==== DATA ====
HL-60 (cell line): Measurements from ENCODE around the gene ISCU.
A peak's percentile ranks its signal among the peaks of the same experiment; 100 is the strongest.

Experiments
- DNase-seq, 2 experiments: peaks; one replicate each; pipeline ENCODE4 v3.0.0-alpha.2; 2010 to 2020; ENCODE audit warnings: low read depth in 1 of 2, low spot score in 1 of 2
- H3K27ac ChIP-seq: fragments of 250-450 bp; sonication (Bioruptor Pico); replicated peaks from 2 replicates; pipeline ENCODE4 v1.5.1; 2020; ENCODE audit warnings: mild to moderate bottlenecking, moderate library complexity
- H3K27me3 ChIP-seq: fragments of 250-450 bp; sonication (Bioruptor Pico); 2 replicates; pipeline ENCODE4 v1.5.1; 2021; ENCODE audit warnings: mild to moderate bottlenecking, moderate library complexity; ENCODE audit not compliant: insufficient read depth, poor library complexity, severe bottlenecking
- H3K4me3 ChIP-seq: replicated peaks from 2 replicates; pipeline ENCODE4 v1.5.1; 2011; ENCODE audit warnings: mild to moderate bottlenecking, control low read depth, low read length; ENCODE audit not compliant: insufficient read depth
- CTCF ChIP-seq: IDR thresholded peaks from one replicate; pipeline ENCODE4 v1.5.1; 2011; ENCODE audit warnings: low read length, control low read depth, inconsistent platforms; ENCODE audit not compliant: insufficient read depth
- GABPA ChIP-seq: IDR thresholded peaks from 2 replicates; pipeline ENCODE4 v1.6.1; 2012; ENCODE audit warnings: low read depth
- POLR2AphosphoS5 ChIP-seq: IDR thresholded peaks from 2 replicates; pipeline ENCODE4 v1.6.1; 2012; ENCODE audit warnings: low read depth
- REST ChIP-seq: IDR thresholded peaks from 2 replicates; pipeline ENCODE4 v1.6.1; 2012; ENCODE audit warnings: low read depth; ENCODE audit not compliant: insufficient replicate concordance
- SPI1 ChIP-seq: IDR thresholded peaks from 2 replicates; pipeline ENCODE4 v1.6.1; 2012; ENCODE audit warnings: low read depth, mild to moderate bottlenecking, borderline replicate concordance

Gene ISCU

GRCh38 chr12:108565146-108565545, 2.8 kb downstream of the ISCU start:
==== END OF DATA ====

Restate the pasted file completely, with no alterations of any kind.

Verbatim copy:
HL-60 (cell line): Measurements from ENCODE around the gene ISCU.
A peak's percentile ranks its signal among the peaks of the same experiment; 100 is the strongest.

Experiments
- DNase-seq, 2 experiments: peaks; one replicate each; pipeline ENCODE4 v3.0.0-alpha.2; 2010 to 2020; ENCODE audit warnings: low read depth in 1 of 2, low spot score in 1 of 2
- H3K27ac ChIP-seq: fragments of 250-450 bp; sonication (Bioruptor Pico); replicated peaks from 2 replicates; pipeline ENCODE4 v1.5.1; 2020; ENCODE audit warnings: mild to moderate bottlenecking, moderate library complexity
- H3K27me3 ChIP-seq: fragments of 250-450 bp; sonication (Bioruptor Pico); 2 replicates; pipeline ENCODE4 v1.5.1; 2021; ENCODE audit warnings: mild to moderate bottlenecking, moderate library complexity; ENCODE audit not compliant: insufficient read depth, poor library complexity, severe bottlenecking
- H3K4me3 ChIP-seq: replicated peaks from 2 replicates; pipeline ENCODE4 v1.5.1; 2011; ENCODE audit warnings: mild to moderate bottlenecking, control low read depth, low read length; ENCODE audit not compliant: insufficient read depth
- CTCF ChIP-seq: IDR thresholded peaks from one replicate; pipeline ENCODE4 v1.5.1; 2011; ENCODE audit warnings: low read length, control low read depth, inconsistent platforms; ENCODE audit not compliant: insufficient read depth
- GABPA ChIP-seq: IDR thresholded peaks from 2 replicates; pipeline ENCODE4 v1.6.1; 2012; ENCODE audit warnings: low read depth
- POLR2AphosphoS5 ChIP-seq: IDR thresholded peaks from 2 replicates; pipeline ENCODE4 v1.6.1; 2012; ENCODE audit warnings: low read depth
- REST ChIP-seq: IDR thresholded peaks from 2 replicates; pipeline ENCODE4 v1.6.1; 2012; ENCODE audit warnings: low read depth; ENCODE audit not compliant: insufficient replicate concordance
- SPI1 ChIP-seq: IDR thresholded peaks from 2 replicates; pipeline ENCODE4 v1.6.1; 2012; ENCODE audit warnings: low read depth, mild to moderate bottlenecking, borderline replicate concordance

Gene ISCU

GRCh38 chr12:108565146-108565545, 2.8 kb downstream of the ISCU start: